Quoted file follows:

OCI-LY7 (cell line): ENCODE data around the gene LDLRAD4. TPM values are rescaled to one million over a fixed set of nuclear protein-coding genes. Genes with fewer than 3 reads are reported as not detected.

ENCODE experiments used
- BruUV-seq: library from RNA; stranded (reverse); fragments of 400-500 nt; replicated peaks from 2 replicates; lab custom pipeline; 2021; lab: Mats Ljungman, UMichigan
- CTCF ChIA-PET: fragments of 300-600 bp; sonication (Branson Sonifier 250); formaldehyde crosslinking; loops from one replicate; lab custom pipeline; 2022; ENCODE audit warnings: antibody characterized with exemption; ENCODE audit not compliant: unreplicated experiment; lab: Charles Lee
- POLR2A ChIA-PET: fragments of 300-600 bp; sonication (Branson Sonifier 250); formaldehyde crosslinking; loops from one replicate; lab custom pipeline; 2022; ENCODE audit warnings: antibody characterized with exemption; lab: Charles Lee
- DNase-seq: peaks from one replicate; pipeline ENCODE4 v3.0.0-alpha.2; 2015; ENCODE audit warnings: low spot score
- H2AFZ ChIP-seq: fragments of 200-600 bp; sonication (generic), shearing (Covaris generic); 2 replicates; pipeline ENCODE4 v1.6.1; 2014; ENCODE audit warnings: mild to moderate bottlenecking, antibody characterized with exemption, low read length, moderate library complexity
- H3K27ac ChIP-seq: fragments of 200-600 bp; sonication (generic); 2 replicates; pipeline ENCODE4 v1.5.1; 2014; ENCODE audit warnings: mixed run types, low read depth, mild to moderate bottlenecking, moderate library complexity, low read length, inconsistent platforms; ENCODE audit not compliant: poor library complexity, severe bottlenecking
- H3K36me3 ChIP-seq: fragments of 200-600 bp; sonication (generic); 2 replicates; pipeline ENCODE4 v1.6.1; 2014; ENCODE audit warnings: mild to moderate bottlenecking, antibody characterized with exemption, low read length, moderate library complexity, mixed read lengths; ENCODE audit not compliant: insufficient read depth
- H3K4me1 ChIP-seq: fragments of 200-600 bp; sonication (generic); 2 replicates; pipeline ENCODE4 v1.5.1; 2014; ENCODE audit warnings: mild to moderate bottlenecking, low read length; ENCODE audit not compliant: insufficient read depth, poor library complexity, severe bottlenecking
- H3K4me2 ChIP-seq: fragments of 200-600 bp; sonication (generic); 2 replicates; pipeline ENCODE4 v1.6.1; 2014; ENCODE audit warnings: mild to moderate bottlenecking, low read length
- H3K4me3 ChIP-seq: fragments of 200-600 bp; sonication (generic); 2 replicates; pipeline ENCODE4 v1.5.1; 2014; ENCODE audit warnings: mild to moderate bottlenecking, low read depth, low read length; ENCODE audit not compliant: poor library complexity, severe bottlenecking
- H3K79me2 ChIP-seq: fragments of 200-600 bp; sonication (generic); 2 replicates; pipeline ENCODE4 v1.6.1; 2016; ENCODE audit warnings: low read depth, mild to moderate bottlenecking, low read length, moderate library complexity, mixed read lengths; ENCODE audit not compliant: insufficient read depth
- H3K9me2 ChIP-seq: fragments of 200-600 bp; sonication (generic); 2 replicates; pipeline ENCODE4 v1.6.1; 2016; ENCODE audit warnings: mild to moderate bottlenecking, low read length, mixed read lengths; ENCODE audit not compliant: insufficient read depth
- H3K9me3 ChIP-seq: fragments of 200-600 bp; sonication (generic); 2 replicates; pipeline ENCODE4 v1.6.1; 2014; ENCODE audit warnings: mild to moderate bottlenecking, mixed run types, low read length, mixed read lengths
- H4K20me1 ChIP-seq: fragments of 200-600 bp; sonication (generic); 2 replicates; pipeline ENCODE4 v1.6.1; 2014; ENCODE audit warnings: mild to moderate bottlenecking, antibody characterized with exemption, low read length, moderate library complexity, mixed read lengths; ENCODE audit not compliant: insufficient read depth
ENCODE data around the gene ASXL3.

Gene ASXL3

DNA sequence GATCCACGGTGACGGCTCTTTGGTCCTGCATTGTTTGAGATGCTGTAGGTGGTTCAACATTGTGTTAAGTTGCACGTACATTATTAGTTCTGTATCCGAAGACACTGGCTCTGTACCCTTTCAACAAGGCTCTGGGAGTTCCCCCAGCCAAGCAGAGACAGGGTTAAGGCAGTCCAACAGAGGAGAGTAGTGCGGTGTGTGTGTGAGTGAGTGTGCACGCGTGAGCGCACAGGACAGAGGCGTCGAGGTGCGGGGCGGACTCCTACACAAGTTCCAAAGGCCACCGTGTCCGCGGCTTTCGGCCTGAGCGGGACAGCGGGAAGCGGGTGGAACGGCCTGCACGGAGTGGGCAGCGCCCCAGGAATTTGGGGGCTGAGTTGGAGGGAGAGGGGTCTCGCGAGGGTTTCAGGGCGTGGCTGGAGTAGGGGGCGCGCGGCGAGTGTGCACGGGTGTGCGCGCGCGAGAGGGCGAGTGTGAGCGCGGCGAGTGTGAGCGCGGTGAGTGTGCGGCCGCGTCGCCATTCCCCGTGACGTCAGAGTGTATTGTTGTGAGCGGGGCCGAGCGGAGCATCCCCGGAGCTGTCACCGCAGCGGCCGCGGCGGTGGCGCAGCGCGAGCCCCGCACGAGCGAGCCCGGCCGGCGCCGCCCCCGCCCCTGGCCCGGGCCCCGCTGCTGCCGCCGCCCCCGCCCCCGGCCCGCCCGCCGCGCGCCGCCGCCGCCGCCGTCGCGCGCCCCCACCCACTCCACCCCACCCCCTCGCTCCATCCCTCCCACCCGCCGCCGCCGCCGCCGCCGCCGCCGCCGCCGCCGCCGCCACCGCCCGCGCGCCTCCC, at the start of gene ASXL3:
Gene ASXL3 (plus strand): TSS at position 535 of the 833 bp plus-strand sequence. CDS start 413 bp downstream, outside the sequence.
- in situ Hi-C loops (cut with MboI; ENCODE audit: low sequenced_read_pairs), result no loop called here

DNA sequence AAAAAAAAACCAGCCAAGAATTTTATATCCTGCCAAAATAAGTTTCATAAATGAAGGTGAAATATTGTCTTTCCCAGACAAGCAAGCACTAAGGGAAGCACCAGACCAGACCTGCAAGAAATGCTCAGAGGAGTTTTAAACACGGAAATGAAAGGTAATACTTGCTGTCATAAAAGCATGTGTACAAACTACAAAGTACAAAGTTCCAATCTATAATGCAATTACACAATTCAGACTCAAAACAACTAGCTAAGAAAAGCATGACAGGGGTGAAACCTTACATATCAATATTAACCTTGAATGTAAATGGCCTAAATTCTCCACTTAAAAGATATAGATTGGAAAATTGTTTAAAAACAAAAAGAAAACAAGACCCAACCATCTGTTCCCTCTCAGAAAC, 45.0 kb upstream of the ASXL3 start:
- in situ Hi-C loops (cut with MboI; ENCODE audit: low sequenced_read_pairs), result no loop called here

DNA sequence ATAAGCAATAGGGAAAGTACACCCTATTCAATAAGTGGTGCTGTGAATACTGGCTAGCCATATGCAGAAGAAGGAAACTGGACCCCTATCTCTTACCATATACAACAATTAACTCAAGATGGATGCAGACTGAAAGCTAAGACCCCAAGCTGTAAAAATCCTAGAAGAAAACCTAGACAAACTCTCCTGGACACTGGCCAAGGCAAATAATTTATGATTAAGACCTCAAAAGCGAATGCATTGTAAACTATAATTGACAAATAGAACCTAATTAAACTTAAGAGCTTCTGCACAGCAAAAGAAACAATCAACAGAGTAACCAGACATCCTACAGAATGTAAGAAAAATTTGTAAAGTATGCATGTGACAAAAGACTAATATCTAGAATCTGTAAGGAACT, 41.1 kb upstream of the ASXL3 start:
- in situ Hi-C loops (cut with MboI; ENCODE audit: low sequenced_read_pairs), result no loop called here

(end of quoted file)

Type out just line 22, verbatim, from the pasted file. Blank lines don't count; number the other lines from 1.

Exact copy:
DNA sequence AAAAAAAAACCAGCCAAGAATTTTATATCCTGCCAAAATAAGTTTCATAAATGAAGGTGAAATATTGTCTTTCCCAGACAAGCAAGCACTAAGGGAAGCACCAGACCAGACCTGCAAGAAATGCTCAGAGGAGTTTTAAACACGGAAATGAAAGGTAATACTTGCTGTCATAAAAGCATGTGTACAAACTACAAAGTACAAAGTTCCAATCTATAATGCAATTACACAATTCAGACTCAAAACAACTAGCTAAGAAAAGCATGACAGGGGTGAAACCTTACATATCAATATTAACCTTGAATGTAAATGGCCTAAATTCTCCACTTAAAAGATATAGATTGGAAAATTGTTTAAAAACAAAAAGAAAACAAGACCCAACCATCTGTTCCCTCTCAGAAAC, 45.0 kb upstream of the ASXL3 start: